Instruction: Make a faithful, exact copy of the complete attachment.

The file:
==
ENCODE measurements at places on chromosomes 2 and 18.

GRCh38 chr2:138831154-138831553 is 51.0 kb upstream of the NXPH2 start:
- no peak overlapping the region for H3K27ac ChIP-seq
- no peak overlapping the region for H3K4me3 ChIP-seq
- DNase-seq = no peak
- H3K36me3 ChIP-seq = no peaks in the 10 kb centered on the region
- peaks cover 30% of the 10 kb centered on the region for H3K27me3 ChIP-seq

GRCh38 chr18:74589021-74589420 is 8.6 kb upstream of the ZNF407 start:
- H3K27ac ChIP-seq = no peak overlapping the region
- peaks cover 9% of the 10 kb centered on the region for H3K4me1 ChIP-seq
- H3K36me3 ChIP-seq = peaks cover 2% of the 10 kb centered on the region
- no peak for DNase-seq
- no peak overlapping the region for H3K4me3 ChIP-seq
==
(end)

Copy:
ENCODE measurements at places on chromosomes 2 and 18.

GRCh38 chr2:138831154-138831553 is 51.0 kb upstream of the NXPH2 start:
- no peak overlapping the region for H3K27ac ChIP-seq
- no peak overlapping the region for H3K4me3 ChIP-seq
- DNase-seq = no peak
- H3K36me3 ChIP-seq = no peaks in the 10 kb centered on the region
- peaks cover 30% of the 10 kb centered on the region for H3K27me3 ChIP-seq

GRCh38 chr18:74589021-74589420 is 8.6 kb upstream of the ZNF407 start:
- H3K27ac ChIP-seq = no peak overlapping the region
- peaks cover 9% of the 10 kb centered on the region for H3K4me1 ChIP-seq
- H3K36me3 ChIP-seq = peaks cover 2% of the 10 kb centered on the region
- no peak for DNase-seq
- no peak overlapping the region for H3K4me3 ChIP-seq